Rising For The Moon, which was Fairport Convention’s tenth studio album, proved to be a landmark album for a number of reason. Most importantly, it was the last album to feature the ethereal beauty of Sandy Denny’s vocal. This was Sandy’s swan-song. Another change was that Jon Wood, Fairport Convention’s regular producer, was replaced by Glyn Johns. Then there was the fact that Rising For The Moon featured no traditional material. Many people thought this change of direction would lead to a commercial breakthrough for Fairport Convention.

Sadly, Rising For The Moon wasn’t Fairport Convention’s breakthrough album. Instead, following the release of Rising For The Moon, Fairport Convention fragmented, becoming a mere shadow of their former self. Rising For The Moon which was recently rereleased by Island Records, was Fairport Convention’s last album to chart until 1988s Red and Gold. It reached just number seventy-four in the UK charts and failed to match Rising For The Moon, which marked the end of an era for Fairport Convention.

Fairport Convention will forever be remembered as a band who could’ve and should’ve reached greater heights. What stopped them from doing so, were the constant changes in lineup. If Fairport Convention’s lineup had remained the same, who knows what commercial success and critical acclaim might have come their way? Maybe then, Fairport Convention might have enjoyed the commercial success and critical acclaim their talent warranted? Despite the constant changes in lineup, Fairport Convention enjoyed some commercial success, but not the commercial success they should’ve enjoyed. Rising For The Moon, one of Fairport Convention’s most underrated albums, marked an end of another era for Fairport Convention. Following Rising For The Moon, Fairport Convention lineup changed yet again. What should’ve been their belated breakthrough album Rising For The Moon, marked an end of era for Fairport Convention. At least that era ended on a high, with the underrated Rising For The Moon showcasing Fairport Convention’s unique brand of folk rock.


When Bob Thiele founded Flying Dutchman Records, he was a man with a vision. His vision was for his nascent label to release music that was cutting-edge, innovative and pushed musical boundaries. To do that, he signed some of the most progressive artists. He was looking for leaders, rather than followers. Bob wanted musicians that started trends, rather than blindly followed them. That’s what he got.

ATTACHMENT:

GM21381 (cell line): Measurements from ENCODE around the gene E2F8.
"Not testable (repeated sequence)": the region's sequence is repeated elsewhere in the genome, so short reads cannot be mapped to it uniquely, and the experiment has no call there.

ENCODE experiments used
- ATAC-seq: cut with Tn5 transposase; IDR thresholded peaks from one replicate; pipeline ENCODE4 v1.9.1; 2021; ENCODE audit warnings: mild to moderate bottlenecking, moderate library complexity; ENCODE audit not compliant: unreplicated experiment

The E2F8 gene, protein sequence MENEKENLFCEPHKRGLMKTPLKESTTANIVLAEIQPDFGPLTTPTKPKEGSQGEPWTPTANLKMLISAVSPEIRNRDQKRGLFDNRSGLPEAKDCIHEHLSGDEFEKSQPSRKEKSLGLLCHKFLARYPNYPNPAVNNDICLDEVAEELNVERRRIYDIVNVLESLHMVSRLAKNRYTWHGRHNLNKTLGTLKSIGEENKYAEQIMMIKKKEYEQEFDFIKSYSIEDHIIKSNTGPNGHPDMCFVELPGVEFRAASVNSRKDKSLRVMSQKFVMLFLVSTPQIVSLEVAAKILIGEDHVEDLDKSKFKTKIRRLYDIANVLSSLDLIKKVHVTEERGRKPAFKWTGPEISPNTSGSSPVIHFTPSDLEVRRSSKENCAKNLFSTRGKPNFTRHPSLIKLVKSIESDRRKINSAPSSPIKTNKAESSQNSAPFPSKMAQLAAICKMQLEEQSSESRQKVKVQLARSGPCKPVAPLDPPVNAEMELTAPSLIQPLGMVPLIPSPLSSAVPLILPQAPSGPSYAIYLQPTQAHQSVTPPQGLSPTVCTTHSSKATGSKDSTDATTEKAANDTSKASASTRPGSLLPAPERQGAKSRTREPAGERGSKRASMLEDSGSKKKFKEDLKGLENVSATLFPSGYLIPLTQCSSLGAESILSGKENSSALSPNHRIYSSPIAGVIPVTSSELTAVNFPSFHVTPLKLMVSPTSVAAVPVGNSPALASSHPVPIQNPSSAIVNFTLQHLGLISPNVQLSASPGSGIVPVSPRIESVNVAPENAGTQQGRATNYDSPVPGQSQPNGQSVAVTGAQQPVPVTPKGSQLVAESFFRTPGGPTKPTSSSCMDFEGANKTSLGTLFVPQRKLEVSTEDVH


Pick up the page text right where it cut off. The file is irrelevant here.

For the next few years, Flying Dutchman Records was home to musical visionaries like Gil-Scott Heron, Leon Thomas, Big Joe Turner, Teresa Brewer and Ornette Coleman. Another artist who called Flying Dutchman Records home, was Argentine tenor saxophonist Gato Barbieri. His Flying Dutchman Records’ debut was his 1971 album Fenix, which showcased the rhythmic delights of the Argentinian showman Gato Barbieri.

Thirty-nine minutes long and featuring just six tracks, Fenix was Gato Barbieri’s breakthrough album. Suddenly, he arrived. No longer was he just a contender. From sideman, he comfortably assumed the role of bandleader on Fenix. He did what a good bandleader does, and inspire those around him. He drove them on to greater heights. Gato was an inspirational leader, one who could command the respect of his band members. These weren’t just any musicians. No. They were some of the best jazz musicians. This included one of jazz’s best rhythm sections and some of the most talented percussionists. Being able to inspire and command their respect wouldn’t be easy. To do that, took a musician that was inventive, innovative and influential.That describes Gato Barbieri.

Throughout Fenix, Gato combined the energy of free jazz and his Latin heritage. The rhythm delights of Latin music was like ying to the yang of free jazz’s ferocity and energy. It was an unlikely, but successful, melodic and rhythmic success. Fenix was critically acclaimed. Gato Barbieri and his all-star band had won friends and influenced critics on Fenix, which was recently rereleased by BGP Records. Fenix showcased one free jazz’s mavericks at the height of his creative powers. 

Indeed, on Fenix Gato Barbieri rewrote the rulebook. His playing style was unique, fierce, blazing and dramatic. Gone is the image of the stereotypical saxophonist. Gato Barbieri is more like a gunslinger than traditional jazz saxophonist. He’s like jazz music’s answer to James Dean. Playing with his inimitable style, this musical maverick and rebel got results. Fenix proves that. Gato Barbieri musical maverick and gunslinger comes alive during Fenix, playing as if his very life depended upon it. Playing with power, passion and emotion, Gato Barbieri rewrote the musical rulebook on Fenix, a rhythmic free jazz opus that launched his career.